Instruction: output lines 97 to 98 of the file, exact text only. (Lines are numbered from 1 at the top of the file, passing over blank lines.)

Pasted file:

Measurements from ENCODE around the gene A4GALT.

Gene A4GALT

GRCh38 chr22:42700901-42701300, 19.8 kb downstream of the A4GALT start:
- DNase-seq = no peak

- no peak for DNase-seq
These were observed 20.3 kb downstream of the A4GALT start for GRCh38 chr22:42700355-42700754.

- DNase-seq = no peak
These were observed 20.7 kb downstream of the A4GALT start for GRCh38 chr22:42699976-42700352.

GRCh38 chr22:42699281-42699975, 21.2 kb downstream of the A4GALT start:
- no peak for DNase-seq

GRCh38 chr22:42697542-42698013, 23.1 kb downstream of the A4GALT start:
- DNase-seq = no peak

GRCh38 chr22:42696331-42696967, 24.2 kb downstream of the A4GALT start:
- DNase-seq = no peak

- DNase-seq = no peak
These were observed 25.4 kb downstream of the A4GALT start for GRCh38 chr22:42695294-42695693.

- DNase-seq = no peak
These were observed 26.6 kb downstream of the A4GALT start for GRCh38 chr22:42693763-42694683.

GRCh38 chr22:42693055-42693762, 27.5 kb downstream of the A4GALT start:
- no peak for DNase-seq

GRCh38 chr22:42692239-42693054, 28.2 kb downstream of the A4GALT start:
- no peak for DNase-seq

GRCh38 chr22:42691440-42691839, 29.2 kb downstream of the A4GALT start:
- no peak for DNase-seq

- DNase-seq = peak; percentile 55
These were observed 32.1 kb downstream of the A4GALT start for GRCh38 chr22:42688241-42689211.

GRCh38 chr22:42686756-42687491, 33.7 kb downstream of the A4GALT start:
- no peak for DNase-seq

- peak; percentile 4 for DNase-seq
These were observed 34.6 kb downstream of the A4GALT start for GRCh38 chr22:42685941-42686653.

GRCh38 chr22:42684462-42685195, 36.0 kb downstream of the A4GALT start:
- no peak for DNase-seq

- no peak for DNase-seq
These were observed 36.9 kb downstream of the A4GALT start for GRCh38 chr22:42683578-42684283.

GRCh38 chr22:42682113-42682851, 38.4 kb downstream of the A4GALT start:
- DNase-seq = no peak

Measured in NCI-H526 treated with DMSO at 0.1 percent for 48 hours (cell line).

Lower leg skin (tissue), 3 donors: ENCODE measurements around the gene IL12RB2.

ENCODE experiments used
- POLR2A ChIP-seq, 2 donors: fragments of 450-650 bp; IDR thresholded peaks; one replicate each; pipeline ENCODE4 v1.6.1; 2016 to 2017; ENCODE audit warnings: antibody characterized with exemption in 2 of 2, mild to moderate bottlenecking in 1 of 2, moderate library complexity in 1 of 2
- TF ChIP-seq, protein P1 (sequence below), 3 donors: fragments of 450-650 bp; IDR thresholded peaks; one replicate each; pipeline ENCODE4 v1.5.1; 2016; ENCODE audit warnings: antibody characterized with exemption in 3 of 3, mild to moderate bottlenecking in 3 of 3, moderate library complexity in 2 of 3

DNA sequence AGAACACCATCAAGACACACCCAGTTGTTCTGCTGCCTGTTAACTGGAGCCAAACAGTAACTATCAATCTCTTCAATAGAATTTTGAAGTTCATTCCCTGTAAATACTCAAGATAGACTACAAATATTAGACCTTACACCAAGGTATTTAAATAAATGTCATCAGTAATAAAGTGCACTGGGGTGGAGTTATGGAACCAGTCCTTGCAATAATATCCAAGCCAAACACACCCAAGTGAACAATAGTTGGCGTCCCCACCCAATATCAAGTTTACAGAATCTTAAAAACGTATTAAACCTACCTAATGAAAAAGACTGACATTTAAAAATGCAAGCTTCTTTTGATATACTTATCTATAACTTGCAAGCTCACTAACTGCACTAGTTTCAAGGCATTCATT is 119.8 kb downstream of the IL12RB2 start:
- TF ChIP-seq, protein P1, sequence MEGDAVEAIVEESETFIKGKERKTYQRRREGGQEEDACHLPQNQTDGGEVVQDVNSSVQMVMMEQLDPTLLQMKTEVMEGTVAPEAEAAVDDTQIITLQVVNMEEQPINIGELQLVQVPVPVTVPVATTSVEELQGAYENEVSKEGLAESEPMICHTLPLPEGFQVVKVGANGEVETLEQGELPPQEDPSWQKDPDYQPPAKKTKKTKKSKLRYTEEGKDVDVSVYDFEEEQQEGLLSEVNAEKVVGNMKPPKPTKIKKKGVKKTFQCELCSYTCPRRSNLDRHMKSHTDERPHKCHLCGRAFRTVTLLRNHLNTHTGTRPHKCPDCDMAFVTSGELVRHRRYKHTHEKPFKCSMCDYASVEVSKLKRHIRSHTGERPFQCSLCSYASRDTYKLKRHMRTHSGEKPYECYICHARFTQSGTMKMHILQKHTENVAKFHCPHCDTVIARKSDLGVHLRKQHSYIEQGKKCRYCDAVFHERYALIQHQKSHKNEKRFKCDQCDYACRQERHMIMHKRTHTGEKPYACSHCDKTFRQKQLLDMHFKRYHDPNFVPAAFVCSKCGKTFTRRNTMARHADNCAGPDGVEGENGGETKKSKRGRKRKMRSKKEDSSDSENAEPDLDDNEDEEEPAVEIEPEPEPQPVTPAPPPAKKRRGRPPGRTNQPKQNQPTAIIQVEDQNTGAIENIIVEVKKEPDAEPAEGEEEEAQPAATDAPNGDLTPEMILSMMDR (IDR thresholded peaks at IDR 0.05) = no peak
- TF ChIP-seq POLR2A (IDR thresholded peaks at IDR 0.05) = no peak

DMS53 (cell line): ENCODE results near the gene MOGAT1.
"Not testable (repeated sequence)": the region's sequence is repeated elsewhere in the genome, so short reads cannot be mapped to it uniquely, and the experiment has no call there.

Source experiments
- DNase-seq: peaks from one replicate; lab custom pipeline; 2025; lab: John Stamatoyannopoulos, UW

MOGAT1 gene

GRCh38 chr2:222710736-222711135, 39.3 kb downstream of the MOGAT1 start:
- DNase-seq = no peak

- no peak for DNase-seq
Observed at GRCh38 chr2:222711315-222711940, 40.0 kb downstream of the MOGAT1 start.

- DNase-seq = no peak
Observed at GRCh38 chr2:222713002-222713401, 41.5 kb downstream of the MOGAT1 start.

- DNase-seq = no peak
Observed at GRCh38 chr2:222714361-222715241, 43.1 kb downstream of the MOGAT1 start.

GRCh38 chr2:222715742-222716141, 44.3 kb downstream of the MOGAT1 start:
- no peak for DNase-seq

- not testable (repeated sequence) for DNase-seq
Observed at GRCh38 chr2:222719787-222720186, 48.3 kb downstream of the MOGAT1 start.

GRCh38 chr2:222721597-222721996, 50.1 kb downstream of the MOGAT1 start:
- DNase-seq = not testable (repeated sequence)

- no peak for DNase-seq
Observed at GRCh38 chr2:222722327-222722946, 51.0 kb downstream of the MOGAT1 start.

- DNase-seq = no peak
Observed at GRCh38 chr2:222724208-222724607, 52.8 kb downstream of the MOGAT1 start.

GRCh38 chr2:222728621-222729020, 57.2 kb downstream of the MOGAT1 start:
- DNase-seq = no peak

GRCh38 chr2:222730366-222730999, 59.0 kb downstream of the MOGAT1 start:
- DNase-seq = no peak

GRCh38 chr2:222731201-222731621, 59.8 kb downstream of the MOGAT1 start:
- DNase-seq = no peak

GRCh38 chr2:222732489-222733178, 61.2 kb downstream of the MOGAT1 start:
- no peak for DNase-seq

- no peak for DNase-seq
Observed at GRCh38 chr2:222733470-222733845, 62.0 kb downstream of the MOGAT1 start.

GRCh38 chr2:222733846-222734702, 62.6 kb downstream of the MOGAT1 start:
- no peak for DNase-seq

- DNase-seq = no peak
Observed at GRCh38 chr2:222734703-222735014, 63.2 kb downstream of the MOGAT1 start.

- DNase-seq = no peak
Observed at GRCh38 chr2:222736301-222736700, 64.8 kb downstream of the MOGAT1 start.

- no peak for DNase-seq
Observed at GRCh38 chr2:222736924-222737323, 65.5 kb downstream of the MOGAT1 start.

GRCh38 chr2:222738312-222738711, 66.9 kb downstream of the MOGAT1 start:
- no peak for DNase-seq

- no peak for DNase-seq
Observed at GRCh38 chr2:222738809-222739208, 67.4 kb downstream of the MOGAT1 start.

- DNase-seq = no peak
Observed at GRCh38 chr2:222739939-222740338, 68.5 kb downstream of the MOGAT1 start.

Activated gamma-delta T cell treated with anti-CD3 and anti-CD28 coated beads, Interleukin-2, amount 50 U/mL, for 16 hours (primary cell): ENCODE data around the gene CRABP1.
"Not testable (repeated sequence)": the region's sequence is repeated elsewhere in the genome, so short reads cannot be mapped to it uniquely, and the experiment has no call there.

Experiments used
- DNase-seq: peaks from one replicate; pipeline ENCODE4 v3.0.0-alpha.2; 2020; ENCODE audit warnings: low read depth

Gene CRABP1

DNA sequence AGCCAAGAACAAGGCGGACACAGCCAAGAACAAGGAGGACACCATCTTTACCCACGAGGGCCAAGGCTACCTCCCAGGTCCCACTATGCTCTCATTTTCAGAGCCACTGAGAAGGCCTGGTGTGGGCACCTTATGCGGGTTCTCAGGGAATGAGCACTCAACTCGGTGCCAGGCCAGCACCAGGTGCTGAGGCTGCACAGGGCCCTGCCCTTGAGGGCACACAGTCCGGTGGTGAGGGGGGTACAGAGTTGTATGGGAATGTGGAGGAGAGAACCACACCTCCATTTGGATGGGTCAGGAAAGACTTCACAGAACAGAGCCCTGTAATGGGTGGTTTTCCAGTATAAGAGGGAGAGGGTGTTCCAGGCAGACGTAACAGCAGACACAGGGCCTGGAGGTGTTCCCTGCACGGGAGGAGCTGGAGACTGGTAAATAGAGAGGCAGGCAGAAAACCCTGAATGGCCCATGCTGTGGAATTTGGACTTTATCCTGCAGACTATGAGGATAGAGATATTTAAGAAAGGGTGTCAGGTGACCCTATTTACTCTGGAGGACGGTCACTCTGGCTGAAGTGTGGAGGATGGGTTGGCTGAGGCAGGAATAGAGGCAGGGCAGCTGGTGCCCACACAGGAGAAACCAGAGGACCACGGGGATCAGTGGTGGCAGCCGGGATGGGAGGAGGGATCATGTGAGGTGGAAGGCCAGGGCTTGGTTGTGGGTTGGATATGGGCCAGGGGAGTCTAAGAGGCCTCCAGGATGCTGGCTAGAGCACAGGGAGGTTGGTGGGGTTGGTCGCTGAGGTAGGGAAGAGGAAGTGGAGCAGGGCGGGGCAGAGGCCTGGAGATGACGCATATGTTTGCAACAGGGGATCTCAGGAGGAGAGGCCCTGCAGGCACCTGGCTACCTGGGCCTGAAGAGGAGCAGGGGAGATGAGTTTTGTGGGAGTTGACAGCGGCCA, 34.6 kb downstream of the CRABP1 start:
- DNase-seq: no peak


DNA sequence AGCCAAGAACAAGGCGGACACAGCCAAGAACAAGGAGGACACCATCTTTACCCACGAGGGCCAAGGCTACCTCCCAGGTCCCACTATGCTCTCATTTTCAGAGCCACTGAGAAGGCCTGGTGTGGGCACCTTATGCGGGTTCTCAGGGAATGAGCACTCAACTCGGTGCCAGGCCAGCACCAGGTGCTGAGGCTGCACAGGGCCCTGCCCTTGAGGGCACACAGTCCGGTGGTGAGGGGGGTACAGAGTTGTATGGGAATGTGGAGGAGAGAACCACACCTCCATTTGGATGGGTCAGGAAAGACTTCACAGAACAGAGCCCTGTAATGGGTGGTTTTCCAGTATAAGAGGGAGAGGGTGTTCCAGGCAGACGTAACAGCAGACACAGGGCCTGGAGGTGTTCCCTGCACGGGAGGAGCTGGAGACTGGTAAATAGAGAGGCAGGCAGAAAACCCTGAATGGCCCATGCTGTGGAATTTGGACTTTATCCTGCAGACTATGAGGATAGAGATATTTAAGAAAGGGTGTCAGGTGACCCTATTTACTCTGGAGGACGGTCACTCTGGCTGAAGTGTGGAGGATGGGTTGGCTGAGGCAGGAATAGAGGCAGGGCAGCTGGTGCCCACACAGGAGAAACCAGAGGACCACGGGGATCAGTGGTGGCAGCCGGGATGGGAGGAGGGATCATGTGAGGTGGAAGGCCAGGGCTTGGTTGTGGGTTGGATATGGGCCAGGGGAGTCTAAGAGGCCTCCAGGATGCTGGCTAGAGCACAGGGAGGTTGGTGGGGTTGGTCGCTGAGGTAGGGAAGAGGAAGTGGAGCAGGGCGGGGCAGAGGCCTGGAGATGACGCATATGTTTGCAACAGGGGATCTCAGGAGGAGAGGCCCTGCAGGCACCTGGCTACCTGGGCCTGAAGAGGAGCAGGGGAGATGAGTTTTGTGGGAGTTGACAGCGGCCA, 34.6 kb downstream of the CRABP1 start:
- DNase-seq: no peak